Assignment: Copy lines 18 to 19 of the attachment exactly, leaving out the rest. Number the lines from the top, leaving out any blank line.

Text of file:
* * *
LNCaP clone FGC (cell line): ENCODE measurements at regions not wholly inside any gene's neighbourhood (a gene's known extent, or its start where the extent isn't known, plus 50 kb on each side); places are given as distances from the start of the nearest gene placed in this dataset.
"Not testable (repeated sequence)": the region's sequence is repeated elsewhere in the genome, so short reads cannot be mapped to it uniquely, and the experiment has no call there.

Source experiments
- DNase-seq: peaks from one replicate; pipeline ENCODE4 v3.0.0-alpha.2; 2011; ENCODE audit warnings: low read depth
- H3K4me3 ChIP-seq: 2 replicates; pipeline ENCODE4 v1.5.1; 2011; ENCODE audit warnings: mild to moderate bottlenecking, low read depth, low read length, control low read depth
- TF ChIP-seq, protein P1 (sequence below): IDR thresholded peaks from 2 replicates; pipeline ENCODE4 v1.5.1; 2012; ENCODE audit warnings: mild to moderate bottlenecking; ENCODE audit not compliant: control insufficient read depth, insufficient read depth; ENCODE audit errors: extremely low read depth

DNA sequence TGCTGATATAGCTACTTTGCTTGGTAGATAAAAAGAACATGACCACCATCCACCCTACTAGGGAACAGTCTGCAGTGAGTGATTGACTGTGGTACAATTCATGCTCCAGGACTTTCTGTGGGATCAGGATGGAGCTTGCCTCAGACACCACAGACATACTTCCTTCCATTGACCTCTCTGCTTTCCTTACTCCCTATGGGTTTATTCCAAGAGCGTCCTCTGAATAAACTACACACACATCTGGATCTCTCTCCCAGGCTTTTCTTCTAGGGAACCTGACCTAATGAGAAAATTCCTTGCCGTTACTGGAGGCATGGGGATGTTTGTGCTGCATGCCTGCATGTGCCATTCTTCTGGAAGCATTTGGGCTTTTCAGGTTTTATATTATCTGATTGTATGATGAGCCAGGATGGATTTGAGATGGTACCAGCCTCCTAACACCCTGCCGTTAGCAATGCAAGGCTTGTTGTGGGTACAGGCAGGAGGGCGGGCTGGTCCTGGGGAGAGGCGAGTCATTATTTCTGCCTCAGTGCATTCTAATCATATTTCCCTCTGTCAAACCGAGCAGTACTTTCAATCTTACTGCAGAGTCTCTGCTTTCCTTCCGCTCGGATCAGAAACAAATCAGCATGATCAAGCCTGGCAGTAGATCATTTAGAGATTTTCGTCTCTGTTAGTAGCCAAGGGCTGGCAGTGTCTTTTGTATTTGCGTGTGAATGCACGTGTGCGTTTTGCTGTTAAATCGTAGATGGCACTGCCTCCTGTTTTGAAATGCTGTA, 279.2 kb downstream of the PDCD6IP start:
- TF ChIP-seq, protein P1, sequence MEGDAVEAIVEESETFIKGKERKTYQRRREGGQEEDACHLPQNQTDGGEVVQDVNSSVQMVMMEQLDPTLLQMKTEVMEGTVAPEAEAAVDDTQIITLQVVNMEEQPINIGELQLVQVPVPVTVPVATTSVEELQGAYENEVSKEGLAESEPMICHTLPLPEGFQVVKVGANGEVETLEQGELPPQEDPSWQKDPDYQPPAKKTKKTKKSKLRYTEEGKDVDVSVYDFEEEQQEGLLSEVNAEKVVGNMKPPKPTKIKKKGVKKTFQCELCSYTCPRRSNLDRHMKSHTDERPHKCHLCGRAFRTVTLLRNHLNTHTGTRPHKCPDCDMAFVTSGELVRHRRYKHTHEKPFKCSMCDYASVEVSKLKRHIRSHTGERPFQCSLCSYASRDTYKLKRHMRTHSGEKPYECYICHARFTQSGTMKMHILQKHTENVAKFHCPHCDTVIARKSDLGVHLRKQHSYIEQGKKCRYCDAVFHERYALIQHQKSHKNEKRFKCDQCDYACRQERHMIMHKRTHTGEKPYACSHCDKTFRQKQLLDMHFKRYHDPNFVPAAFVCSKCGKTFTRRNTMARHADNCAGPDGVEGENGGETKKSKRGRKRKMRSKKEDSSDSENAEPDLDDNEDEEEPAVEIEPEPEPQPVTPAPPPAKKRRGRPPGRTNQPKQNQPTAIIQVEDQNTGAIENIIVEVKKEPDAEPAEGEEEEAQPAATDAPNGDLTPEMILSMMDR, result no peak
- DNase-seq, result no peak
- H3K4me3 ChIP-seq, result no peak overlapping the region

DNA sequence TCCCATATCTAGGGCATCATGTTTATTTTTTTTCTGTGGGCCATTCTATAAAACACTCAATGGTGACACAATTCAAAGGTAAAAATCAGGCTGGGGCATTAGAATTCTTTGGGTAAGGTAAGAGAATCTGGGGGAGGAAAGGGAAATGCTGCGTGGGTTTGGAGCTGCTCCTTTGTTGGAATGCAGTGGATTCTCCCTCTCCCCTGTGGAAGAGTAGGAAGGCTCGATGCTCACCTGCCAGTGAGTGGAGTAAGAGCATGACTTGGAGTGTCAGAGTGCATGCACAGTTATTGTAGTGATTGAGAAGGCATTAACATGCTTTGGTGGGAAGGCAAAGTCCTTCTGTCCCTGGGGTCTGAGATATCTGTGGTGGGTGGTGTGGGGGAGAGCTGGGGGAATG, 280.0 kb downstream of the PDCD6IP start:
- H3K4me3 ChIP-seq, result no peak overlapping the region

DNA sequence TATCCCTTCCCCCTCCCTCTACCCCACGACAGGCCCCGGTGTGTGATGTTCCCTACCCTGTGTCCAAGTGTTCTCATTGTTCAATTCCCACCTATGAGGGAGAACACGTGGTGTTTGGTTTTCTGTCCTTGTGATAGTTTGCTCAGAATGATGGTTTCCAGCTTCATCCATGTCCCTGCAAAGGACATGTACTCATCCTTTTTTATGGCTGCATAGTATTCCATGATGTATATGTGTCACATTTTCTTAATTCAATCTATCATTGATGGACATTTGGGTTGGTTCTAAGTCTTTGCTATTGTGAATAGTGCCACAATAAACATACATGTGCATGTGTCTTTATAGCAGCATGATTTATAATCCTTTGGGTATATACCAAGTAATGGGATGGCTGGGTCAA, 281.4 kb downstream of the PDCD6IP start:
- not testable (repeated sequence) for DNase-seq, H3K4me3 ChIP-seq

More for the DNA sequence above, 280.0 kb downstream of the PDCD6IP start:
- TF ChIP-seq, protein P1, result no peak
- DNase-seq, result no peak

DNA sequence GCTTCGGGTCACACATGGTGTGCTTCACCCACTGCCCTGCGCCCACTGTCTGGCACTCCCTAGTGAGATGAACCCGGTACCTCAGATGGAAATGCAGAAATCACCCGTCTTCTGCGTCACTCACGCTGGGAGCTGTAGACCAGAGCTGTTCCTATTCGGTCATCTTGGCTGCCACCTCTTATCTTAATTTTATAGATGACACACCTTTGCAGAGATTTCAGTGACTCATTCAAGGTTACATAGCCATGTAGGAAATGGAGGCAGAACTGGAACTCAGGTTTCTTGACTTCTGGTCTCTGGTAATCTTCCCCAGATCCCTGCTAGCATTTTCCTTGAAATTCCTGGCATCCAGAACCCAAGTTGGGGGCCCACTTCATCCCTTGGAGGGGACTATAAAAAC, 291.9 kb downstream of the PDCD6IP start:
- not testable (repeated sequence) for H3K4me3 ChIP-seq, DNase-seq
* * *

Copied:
DNA sequence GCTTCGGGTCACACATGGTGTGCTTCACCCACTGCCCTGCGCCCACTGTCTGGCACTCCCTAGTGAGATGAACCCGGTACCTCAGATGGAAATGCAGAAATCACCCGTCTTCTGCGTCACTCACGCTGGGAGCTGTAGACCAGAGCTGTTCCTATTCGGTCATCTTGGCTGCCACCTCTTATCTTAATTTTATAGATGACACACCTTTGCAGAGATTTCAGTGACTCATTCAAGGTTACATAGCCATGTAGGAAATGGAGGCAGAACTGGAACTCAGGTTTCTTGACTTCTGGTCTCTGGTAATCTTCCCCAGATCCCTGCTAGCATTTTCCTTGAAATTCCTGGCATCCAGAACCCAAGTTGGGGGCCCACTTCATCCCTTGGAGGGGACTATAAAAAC, 291.9 kb downstream of the PDCD6IP start:
- not testable (repeated sequence) for H3K4me3 ChIP-seq, DNase-seq